A recent court decision provides guidance on a seldom litigated issue — when can an individual or company seek immunity from being sued for complying with Ontario securities law?
In Sells v. Manulife, Manulife sought the dismissal of a lawsuit commenced by two former investment advisors (the “IAs”) based on s. 141(2) of the Securities Act, which states:
Immunity of Commission and officers
141. (1) No action or other proceeding for damages shall be instituted against the Commission or any member thereof, or any employee or agent of the Commission for any act done in good faith in the performance or intended performance of any duty or in the exercise or the intended exercise of any power under Ontario securities law, or for any neglect or default in the performance or exercise in good faith of such duty or power.
Immunity re intended compliance
(2) No person or company has any rights or remedies and no proceedings lie or shall be brought against any person or company for any act or omission of the last-mentioned person or company done or omitted in compliance with Ontario securities law.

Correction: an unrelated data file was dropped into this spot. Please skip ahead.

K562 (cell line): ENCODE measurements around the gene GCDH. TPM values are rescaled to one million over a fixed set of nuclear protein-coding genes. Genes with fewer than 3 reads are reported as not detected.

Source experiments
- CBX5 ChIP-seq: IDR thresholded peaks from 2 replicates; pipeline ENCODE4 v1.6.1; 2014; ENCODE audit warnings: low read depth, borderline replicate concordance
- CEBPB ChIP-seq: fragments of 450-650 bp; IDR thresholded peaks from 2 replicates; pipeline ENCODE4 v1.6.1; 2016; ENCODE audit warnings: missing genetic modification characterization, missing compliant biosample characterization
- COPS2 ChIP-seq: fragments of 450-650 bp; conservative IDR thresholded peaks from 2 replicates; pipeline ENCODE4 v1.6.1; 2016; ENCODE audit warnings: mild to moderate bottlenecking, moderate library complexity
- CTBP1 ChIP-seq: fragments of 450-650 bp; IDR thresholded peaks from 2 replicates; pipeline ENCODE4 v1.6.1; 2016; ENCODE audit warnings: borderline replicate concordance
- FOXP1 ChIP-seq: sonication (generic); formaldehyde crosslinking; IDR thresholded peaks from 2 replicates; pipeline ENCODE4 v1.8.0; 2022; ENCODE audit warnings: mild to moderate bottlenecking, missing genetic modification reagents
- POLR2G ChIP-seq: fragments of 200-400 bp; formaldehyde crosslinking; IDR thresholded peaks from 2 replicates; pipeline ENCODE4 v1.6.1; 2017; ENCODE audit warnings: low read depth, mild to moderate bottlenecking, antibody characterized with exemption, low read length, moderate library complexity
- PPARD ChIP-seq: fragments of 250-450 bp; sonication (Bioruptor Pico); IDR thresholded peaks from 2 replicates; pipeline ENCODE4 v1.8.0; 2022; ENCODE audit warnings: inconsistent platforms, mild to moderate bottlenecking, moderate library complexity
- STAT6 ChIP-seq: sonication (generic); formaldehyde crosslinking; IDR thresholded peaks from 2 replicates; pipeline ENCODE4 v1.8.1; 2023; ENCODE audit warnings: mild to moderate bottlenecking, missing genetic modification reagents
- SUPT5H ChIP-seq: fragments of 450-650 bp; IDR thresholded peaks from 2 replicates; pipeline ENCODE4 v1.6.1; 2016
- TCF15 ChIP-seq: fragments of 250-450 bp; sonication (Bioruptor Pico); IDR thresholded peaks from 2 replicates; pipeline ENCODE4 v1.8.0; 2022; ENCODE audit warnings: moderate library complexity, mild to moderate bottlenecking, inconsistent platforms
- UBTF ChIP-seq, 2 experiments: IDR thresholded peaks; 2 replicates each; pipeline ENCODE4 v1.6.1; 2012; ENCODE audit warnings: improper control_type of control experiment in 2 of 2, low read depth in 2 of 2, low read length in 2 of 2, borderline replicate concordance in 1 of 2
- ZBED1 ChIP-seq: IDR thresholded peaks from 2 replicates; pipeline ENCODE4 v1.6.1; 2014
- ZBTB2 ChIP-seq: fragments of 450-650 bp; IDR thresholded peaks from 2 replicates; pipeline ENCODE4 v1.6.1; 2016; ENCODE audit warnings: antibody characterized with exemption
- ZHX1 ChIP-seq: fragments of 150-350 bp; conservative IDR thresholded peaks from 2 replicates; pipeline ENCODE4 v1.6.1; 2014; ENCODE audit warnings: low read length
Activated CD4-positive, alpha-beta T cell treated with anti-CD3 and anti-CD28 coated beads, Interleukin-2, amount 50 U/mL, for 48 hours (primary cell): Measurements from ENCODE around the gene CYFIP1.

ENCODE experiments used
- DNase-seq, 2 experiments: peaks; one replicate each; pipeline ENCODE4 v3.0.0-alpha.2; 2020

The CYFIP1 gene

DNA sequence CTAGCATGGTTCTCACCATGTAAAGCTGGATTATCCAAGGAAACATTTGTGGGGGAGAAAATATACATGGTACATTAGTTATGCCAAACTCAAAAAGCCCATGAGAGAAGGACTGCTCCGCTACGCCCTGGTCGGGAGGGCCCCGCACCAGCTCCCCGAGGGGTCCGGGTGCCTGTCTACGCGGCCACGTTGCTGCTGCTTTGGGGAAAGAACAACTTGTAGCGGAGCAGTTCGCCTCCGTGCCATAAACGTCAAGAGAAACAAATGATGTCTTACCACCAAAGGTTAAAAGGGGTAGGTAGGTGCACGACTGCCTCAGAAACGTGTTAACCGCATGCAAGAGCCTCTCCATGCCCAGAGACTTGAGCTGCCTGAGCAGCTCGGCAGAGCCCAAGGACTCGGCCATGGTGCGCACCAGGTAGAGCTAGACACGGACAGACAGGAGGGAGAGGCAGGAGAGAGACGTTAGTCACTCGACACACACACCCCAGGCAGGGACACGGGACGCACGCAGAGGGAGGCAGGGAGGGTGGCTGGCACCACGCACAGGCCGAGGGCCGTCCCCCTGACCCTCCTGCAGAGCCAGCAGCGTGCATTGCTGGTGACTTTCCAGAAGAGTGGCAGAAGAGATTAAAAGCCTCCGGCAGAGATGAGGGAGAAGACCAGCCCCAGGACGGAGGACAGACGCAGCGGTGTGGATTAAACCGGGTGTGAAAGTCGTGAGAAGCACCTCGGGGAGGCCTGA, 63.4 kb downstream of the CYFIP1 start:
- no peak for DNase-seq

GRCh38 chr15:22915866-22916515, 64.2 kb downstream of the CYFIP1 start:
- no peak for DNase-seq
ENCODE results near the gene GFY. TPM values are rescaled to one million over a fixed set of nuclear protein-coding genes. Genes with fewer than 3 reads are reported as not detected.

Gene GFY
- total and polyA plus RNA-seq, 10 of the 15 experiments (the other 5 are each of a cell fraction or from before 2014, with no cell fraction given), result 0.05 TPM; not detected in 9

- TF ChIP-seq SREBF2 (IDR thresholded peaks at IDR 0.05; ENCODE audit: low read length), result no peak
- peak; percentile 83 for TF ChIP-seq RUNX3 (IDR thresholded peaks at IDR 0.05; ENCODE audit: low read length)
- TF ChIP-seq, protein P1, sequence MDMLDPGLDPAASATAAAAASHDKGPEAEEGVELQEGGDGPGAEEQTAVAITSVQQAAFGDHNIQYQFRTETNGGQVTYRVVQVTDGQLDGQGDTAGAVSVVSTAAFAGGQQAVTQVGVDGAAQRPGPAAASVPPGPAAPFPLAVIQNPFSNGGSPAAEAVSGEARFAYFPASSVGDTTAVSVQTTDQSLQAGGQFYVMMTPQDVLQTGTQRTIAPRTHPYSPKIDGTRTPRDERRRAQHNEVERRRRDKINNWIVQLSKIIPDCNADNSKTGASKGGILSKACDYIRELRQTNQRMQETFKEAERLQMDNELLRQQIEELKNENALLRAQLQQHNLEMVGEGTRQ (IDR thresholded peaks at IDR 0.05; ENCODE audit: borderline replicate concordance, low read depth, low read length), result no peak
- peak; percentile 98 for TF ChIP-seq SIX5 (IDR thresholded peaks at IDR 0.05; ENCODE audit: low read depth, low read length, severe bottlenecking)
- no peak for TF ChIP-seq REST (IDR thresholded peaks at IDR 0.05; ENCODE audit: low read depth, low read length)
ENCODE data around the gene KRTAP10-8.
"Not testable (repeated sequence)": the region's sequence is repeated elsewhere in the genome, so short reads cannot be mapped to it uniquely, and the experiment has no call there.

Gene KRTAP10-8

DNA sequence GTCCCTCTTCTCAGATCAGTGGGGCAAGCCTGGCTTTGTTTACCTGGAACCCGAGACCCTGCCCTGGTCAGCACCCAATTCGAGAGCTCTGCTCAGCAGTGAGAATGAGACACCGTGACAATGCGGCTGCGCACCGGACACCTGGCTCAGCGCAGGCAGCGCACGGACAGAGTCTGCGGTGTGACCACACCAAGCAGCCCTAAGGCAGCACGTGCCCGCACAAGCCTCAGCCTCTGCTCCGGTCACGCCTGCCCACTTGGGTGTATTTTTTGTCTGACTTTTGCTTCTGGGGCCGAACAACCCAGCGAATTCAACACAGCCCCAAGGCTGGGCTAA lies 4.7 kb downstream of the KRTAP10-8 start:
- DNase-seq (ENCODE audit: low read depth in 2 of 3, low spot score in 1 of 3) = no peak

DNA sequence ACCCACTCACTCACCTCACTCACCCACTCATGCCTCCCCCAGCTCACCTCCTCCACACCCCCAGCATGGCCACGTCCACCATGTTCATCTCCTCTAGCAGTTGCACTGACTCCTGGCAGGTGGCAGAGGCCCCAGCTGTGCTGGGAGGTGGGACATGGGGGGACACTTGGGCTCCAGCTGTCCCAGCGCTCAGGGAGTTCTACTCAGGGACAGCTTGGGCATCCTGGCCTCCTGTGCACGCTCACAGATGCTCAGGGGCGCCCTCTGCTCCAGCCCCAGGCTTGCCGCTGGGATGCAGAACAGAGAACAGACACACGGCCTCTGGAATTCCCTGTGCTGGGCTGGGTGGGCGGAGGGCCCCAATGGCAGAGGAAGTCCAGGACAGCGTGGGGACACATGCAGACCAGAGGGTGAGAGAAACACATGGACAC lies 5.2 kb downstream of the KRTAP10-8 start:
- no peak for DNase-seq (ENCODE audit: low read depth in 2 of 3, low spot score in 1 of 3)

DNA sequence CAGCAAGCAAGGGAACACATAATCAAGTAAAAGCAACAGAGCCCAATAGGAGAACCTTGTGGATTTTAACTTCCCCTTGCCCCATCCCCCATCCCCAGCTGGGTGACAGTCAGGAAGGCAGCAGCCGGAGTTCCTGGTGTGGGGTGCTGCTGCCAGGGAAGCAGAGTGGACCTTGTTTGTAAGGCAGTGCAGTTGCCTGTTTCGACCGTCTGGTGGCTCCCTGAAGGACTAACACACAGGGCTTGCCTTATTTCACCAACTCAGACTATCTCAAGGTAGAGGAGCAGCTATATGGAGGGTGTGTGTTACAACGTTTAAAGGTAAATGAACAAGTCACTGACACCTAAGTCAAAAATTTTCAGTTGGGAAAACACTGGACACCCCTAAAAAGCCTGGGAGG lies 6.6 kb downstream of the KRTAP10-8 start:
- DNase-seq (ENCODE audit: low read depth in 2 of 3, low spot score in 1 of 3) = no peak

On its face, s. 141(2) immunizes any person or company for complying with Ontario securities law, but does not explicitly include the pre-requisite requirement of good faith as required in s. 141(1), which immunizes the Ontario Securities Commission and its actors.
The IAs in Sells, whose registration had been sponsored by Manulife, alleged that Manulife had filed misleading uniform termination notices (the “UTNs”) about the IAs with Investment Industry Regulatory Organization of Canada (“IIROC”), thereby sabotaging their employment with other investment dealers and causing the loss of their book of business. It is an offense under securities law to give false or misleading information on a UTN.
Manulife was required under Ontario securities law to submit the UTNs to notify IIROC that its agency agreements with the IAs had been terminated. Among other things, the UTNs required Manulife to specify the reasons for the IAs’ termination and to provide related details.
Manulife argued that the lawsuit should be dismissed as a matter of law because in filing the UTNs it complied with Ontario securities law and its conduct was accordingly protected by s. 141(2) regardless of whether it acted in good faith. The court rejected Manulife’s argument, holding that a trial was necessary to determine whether Manulife had filed a compliant UTN and could be shielded by s. 141(2).
The key takeaway from Sells is that s. 141(2) does not operate automatically where there is an unresolved dispute as to whether the party seeking to rely on it did or did not comply with securities law. The underlying facts are important — a party cannot comply with securities law by filing a misleading document.